Below is a conversation between novelist Mesha Maren and copy editor Jude Grant–the copy editor Maren worked with on her first novel, Sugar Run, and her new novel, Perpetual West. You can order a copy of Perpetual West right here.



Mesha Maren: Before working with you on my first novel, Sugar Run, I had no real sense of what copyediting a work of fiction entailed. I was surprised and very delighted to learn that you would point out more than just my horrific misuse of commas. In that novel, I remember specifically being pleased at how well you kept track of physical descriptions of my characters. At one point in the book I described a woman’s breasts as “full” and at another point “perky” and you asked me if I felt that these descriptions were compatible. I was delighted and shocked at that level of specificity and it made me wonder about how you go about keeping track of details about fictional characters that even the author has not been able to manage?


Jude Grant: Note-taking, note-taking, note-taking. One of my weaknesses as a reader, especially when reading for pleasure, is that a character’s physical attributes just aren’t that interesting to me. Black hair? Blond hair? Don’t really care. (If pressed, I’ll champion “perky” over “full” breasts, but that is strictly personal preference and is an opinion without literary merit.) So my style sheets tend to be detailed, especially when it comes to characters’ physical traits, not because I think the proofreader will necessarily benefit from having that information but because those are the kind of details that are less likely to stick in my head. What characters say (content and language used) and how they behave are a different matter—all that deeply resonates and imprints on me. If characters were nothing but talking heads, I’d be happy (there are reasons I’m not a writer).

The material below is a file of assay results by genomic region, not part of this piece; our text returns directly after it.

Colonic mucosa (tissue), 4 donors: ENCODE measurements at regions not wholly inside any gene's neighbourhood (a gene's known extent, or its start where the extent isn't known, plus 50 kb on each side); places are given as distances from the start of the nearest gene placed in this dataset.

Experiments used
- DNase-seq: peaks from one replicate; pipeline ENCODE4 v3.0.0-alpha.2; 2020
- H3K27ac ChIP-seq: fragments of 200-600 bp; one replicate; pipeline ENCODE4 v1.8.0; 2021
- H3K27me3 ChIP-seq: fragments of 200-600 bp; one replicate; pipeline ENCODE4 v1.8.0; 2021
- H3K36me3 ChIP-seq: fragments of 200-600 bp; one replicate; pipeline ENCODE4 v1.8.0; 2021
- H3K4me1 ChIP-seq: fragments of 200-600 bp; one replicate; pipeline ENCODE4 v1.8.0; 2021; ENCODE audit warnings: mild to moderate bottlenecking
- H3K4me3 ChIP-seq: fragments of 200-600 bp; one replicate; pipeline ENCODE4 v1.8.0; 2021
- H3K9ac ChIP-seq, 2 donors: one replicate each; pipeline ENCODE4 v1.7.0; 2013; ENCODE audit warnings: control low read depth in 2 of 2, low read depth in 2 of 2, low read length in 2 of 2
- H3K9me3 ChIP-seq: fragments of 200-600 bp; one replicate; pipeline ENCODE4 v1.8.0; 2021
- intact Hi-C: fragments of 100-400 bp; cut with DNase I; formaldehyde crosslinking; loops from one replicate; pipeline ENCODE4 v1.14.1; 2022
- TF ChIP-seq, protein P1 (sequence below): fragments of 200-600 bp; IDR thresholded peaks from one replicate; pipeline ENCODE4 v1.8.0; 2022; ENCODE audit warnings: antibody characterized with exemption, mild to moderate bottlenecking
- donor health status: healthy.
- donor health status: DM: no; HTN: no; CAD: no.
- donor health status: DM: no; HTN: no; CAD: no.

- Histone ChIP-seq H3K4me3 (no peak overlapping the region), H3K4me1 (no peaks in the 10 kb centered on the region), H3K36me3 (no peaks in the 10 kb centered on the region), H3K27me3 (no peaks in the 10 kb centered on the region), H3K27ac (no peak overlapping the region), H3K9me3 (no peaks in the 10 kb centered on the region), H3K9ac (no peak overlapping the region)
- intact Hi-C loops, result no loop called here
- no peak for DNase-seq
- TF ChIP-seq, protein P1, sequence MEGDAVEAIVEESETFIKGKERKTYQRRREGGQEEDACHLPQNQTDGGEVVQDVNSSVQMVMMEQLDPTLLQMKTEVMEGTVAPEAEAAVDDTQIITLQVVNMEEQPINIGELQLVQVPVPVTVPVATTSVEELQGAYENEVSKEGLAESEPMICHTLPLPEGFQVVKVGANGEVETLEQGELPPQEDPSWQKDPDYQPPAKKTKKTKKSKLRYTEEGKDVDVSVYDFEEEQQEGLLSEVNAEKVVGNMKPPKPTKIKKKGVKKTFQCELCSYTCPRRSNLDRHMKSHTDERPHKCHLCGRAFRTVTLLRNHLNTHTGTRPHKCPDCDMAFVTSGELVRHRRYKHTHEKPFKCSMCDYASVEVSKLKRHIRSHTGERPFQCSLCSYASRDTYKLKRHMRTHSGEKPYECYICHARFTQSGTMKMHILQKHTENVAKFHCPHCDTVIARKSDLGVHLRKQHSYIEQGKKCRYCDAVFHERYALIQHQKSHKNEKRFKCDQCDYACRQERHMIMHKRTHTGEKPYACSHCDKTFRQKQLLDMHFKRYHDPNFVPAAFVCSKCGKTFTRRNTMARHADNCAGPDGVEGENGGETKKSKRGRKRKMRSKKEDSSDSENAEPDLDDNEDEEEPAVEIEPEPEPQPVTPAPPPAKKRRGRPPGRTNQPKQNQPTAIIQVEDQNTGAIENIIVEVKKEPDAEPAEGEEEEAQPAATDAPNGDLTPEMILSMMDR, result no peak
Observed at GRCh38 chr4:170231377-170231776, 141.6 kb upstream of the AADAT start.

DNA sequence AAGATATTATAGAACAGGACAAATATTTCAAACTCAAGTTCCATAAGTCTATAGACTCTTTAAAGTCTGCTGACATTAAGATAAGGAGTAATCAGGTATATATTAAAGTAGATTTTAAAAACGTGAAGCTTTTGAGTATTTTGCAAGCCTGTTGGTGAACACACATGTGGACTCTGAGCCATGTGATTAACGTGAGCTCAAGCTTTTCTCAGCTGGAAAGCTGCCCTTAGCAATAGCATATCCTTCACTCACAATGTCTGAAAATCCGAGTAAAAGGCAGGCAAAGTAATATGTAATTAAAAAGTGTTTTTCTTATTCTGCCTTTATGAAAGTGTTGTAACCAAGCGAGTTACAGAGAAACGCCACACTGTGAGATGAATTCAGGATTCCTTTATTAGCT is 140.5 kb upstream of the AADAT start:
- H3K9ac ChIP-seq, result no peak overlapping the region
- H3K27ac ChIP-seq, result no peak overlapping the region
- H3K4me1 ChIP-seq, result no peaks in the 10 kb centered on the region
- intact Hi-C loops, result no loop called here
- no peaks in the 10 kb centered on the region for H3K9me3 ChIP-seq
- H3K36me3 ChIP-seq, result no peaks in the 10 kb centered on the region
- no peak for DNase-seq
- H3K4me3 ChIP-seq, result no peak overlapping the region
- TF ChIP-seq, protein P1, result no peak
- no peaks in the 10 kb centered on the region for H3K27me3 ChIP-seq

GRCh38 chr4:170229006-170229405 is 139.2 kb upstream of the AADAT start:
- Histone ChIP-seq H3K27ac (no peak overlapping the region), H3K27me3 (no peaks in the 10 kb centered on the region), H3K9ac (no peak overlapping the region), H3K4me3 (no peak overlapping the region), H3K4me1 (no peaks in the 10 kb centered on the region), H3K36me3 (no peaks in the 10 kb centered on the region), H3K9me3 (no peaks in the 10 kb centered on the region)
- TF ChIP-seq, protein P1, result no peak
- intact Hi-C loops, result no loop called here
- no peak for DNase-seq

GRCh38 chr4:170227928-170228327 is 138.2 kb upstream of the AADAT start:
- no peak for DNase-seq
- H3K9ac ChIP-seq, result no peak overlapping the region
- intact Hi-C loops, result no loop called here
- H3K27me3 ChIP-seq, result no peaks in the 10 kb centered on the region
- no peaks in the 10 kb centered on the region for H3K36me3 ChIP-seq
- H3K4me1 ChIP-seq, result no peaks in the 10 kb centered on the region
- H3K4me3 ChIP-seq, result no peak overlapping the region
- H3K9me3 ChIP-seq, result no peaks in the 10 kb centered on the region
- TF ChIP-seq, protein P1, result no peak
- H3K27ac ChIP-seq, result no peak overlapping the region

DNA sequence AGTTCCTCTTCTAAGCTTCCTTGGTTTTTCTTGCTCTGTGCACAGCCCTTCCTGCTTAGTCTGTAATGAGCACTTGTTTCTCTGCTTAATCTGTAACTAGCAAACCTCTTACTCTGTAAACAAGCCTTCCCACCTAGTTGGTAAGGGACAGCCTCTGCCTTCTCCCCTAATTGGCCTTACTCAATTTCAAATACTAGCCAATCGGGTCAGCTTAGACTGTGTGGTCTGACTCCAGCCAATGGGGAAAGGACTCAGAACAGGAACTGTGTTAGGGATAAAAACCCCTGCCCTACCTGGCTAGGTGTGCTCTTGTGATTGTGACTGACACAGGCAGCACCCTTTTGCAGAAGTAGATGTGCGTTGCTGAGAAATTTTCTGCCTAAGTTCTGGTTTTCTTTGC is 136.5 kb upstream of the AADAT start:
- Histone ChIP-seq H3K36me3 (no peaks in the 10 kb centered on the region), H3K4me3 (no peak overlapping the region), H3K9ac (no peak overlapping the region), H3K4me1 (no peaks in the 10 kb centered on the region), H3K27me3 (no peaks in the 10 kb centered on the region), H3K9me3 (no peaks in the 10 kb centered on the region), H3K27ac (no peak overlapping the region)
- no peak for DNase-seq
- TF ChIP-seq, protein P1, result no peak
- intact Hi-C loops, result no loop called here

Once, I accepted a novel that was part of a long series, which I had not previously worked on. This kind of project is particularly tricky because you have to rely on style sheets from previous copyeditors, and those style sheets tend not to be cumulative; that is, they’re book specific, not series specific. So I was quite surprised to get a cover memo noting in bold caps that the protagonist’s name was Diane, not Diana. This was a character who’d appeared in all books in the series, yet at some point both the author and the copyeditor got her name wrong, and in more than one book, and it was readers of the author’s blog who pointed out the error and were (rightfully) not happy. 


MM: What are the bounds of a copyeditor’s job, especially in terms of fiction. In both of my novels you have helped me to solve discrepancies in everything from when a certain slot machine came into existence to the driving time between coastal Sinaloa and Chihuahua City. Are there areas of a fictional manuscript that you don’t have to worry about, where you can say “it’s fiction so it’s okay”?